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21 March 2023
Communication to the Social Affairs Committee of the National Assembly
Access to and provision of care to be reorganised
In the member countries of the Organisation for Economic Co-operation and Development
(OECD), about 13% of children and adolescents have at least one mental disorder, i.e. a
condition that affects mental health and can take many different forms and expressions.
Although the lack of data on the French situation makes it difficult to estimate the numbers
involved, it can nevertheless be estimated that around 1.6 million children and adolescents
suffer from a mental disorder. As in other OECD countries, the Covid-19 epidemic has
resulted in a significant increase in mental health problems in children aged 10 and over and
in adolescents. The report published today by the Court of Accounts aims to quantify the
need for child and adolescent mental healthcare by assessing the prevalence of disorders
and the available provision, and to analyse the organisation of the supply of care, its
distribution over the territory and its cost to public finances.
Psychological care provision not adapted to the needs of young people
Between 750,000 and 850,000 children and adolescents receive child psychiatric care from
specialised professionals each year in different ways (outpatient, partial and full
hospitalisation). However, the Court notes that in the current state of the organisation of care,
and in particular in the child and adolescent medical-psychological centres (CMP-IJ), some of
the patients followed only suffer from mild disorders, to the detriment of the care of children
suffering from more severe disorders. In terms of the supply of facilities, both outpatient and
inpatient, France is in the middle of the pack among European countries and is marked by high
regional inequalities. Furthermore, the crisis in medical demography, with the number of child
psychiatrists falling by 34% between 2010 and 2022, makes access to child and adolescent
psychological care even more difficult. Expenditure dedicated to their care in healthcare
institutions in 2019 is estimated at €1.8 billion and is concentrated in the public sector.
An insufficiently graded care pathway and a saturated supply
The child psychiatry care pathway is based on a supply organised in child and adolescent
"sectors", whose assigned tasks are very broad. Upstream of the process, the public authorities
have tried to develop an approach to preventing psychological disorders in mothers and infants
with the "1,000 first days" national project. But this effort is not as strongly pursued in schools
- national education psychologists are often referred to school counselling. In towns and cities,
private professionals are still too unfamiliar with the characteristics of psychological disorders
in children and adolescents and therefore do not play their role sufficiently as the gateway to
care. In particular, the Court recommends that their training be improved. On the other hand,
psychologists and advanced practice nurses, in large and growing numbers, are destined to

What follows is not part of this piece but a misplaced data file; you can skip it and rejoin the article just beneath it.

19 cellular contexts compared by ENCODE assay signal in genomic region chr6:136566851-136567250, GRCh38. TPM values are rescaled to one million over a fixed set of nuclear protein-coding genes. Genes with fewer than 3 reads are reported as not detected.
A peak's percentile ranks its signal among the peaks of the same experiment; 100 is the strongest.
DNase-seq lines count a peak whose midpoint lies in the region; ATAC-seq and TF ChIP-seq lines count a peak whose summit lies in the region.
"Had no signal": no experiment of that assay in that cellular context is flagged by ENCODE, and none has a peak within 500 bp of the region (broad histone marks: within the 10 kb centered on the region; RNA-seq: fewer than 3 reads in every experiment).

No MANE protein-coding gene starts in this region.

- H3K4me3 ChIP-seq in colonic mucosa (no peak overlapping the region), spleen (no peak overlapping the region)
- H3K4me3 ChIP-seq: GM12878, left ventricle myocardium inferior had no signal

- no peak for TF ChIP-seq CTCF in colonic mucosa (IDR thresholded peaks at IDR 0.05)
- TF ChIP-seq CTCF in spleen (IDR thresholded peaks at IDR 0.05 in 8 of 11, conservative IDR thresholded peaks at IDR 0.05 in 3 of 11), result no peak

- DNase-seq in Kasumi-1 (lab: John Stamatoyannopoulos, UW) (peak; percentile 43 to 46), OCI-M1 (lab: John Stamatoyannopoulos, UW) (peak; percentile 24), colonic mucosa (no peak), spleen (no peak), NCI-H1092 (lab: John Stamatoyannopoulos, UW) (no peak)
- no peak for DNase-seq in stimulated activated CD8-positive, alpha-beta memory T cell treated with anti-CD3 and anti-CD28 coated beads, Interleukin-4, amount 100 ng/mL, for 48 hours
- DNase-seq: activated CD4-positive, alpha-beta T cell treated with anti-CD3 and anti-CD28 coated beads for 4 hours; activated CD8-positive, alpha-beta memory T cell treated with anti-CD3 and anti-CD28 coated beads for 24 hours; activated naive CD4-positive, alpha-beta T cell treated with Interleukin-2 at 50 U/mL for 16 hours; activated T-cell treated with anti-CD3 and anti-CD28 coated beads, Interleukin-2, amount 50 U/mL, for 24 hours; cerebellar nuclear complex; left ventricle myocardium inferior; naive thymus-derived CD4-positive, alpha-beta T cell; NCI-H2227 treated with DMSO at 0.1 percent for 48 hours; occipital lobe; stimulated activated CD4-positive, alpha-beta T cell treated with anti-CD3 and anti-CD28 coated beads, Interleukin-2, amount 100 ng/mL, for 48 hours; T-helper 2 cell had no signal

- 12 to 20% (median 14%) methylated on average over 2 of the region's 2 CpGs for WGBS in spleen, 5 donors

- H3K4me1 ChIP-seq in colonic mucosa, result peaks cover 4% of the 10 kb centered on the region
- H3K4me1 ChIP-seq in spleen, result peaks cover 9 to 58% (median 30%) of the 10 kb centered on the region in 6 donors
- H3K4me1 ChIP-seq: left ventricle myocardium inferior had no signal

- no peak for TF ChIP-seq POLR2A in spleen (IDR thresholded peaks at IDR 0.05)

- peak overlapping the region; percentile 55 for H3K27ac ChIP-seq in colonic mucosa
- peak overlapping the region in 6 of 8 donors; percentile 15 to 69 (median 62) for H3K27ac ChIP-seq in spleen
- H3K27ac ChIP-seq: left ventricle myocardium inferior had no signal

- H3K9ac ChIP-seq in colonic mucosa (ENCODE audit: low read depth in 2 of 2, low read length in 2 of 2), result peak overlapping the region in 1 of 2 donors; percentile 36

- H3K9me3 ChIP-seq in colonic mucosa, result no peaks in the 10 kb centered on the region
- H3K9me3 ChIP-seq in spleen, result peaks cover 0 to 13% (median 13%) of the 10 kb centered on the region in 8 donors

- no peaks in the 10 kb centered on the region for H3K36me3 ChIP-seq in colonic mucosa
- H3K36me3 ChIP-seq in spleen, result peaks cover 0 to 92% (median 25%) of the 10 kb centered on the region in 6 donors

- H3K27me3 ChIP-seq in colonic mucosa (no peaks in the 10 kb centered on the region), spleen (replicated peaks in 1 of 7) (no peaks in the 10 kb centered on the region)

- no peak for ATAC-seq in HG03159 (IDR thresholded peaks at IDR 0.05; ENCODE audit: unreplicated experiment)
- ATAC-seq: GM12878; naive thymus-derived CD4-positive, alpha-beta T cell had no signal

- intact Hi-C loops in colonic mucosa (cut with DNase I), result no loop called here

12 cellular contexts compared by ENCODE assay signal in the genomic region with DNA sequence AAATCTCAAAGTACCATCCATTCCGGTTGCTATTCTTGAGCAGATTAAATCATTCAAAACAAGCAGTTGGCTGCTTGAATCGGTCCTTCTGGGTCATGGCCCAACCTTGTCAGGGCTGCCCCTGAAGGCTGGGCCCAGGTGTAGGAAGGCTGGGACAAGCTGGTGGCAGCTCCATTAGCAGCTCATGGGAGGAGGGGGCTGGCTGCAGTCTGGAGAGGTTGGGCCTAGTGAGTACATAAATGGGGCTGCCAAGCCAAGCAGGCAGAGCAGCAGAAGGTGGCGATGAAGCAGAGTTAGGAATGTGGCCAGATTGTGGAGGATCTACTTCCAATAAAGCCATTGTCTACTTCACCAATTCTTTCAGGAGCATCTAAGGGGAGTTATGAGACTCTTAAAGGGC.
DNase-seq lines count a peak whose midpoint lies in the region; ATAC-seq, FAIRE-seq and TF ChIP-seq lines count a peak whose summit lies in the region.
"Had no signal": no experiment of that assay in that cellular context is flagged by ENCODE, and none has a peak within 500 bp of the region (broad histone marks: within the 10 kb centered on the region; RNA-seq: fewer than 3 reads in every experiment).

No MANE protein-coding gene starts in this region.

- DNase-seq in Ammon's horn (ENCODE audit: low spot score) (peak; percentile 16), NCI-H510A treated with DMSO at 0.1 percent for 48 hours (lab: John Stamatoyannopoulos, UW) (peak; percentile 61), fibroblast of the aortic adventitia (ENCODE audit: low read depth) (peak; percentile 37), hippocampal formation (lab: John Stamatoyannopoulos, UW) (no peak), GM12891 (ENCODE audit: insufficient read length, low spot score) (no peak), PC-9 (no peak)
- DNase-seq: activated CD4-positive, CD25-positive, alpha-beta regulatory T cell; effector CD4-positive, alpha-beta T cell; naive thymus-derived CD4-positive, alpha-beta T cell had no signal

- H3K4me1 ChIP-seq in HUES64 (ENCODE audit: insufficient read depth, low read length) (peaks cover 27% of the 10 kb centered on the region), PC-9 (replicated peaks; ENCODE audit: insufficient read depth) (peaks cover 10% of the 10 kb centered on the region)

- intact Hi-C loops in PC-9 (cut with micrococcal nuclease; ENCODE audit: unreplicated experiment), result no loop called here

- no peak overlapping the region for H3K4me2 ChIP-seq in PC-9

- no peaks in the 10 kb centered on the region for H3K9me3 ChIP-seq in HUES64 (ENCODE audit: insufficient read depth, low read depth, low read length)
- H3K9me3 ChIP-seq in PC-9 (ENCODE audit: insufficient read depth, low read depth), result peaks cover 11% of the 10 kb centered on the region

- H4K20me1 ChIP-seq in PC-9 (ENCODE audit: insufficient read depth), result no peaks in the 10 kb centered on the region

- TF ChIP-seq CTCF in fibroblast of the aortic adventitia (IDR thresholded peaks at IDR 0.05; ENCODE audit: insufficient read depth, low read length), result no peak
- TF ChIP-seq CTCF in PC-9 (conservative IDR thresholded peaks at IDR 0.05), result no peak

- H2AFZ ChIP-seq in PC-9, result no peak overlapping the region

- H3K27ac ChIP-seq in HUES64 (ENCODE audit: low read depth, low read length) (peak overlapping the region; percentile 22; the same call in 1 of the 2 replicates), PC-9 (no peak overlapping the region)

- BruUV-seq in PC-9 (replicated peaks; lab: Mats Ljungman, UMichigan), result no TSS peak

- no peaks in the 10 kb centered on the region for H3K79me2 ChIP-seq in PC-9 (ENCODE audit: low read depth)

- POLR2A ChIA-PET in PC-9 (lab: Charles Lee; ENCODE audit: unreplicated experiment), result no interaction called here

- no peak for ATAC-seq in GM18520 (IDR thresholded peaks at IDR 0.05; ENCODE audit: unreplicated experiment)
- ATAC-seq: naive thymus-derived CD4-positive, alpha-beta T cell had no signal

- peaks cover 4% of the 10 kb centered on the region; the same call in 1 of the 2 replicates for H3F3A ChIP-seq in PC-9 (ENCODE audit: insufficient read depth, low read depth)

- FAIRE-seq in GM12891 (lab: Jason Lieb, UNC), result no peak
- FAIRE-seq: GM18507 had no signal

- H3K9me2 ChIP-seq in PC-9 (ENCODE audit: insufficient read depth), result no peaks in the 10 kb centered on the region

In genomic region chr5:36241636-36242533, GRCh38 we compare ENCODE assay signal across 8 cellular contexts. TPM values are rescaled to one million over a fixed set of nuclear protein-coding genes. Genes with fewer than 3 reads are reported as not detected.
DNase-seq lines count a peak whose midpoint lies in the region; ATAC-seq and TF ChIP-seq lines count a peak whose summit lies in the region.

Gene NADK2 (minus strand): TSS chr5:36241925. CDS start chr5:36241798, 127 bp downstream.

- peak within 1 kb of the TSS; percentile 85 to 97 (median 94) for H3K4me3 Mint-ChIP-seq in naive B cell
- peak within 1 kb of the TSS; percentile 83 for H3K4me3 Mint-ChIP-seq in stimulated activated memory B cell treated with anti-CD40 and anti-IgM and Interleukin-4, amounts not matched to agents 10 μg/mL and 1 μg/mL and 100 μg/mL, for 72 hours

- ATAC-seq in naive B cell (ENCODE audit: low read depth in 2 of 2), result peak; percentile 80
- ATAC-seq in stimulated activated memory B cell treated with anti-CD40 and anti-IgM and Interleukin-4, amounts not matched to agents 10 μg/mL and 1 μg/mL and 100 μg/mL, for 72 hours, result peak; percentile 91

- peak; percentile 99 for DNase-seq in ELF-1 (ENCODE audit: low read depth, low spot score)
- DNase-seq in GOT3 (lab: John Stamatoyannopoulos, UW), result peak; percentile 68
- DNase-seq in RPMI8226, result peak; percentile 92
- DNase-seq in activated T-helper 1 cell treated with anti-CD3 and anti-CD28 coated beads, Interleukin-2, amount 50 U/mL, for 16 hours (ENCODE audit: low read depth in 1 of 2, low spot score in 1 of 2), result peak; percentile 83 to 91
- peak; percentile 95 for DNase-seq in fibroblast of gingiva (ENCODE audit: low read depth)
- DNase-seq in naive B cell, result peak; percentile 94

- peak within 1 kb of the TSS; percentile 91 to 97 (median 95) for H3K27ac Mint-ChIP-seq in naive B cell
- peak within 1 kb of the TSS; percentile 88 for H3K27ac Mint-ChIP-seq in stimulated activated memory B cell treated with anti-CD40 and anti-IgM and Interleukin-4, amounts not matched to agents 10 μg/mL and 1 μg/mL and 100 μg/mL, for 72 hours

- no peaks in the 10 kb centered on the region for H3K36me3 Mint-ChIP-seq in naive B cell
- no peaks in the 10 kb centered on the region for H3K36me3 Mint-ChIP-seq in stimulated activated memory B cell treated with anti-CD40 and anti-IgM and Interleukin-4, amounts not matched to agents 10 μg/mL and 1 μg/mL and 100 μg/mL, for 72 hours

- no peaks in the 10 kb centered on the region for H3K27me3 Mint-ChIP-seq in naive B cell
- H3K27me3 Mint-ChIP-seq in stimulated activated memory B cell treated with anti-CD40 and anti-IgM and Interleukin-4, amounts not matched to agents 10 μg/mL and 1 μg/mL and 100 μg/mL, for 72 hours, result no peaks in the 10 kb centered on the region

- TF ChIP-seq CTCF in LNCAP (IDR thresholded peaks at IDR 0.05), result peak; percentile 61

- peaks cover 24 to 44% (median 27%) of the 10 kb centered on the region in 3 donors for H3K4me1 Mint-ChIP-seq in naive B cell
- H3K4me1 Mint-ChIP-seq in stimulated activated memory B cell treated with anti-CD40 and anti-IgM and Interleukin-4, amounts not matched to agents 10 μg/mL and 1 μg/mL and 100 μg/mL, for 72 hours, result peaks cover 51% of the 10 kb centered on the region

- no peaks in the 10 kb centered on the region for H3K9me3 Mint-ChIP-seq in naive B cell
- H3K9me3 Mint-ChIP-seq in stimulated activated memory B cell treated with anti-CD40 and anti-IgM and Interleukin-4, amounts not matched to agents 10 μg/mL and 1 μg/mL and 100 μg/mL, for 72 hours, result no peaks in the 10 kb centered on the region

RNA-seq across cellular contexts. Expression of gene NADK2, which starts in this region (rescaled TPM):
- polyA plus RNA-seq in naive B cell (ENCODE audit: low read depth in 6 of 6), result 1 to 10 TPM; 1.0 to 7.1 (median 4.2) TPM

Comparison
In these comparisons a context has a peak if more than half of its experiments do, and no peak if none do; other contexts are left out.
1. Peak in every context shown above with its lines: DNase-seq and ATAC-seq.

gradually take their place in the care pathway. In this context, the CMP-IJs have been
progressively overwhelmed by various requests, ranging from mild to severe disorders, making
it difficult to fully carry out their task of monitoring the most severe psychological disorders.
In addition to the existing structures, an experiment with children's and young people's centres
could help to ensure more effective front-line care. In this renewed landscape, the CMP-IJs
could thus devote themselves to the monitoring of moderate to severe disorders, to the
coordination of pathways and fully assume their role as centres of expertise. Lastly, in order to
anticipate and limit the use of emergency services when a patient is in crisis, mobile and liaison
teams should become a basic facility in each reference territory.
A clear desire to improve the organisation of child and adolescent mental healthcare, but
governance that is not very operational
The Ministry of Health has shown a willingness to strengthen access to child and adolescent
mental healthcare since 2018, notably with the adoption of the mental health roadmap.
However, the latter does not set clear objectives or a timetable for implementation. Moreover,
although the establishment of a ministerial delegate for mental health and psychiatry (DMSMP)
has improved the legibility of the policy, its role and place must be extended to child psychiatry
and brought to an interministerial level. The regional administrative organisation of child
psychiatry also suffers from a lack of operational vision. The financing of child psychiatry is
subject to the same regime as that of psychiatry, but the allocations renewed each year do not
take into account the evolution of activity and are little adapted to the local specificities of
institutions, with the exception of new measures and calls for projects.
The need to enhance the attractiveness of child and adolescent care professions
There are still shortcomings in the provision of child psychiatry care, both in terms of quantity
and quality. The entire sector must therefore be revitalised, in particular by making child and
adolescent mental healthcare professions more attractive. This is based on enhancing the value
of hospital and university courses, supporting French research in the field and improving the
recognition of clinical practice in institutions and private practice. Lastly, the Court
recommends that the child's doctors and paediatricians be placed at the heart of the reception
and referral of patients, in order to improve the care pathway and its gradation.
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Julie Poissier
Head of Press Relations
+33 (0)1 42 98 97 43
+33 (0)6 87 36 52 21
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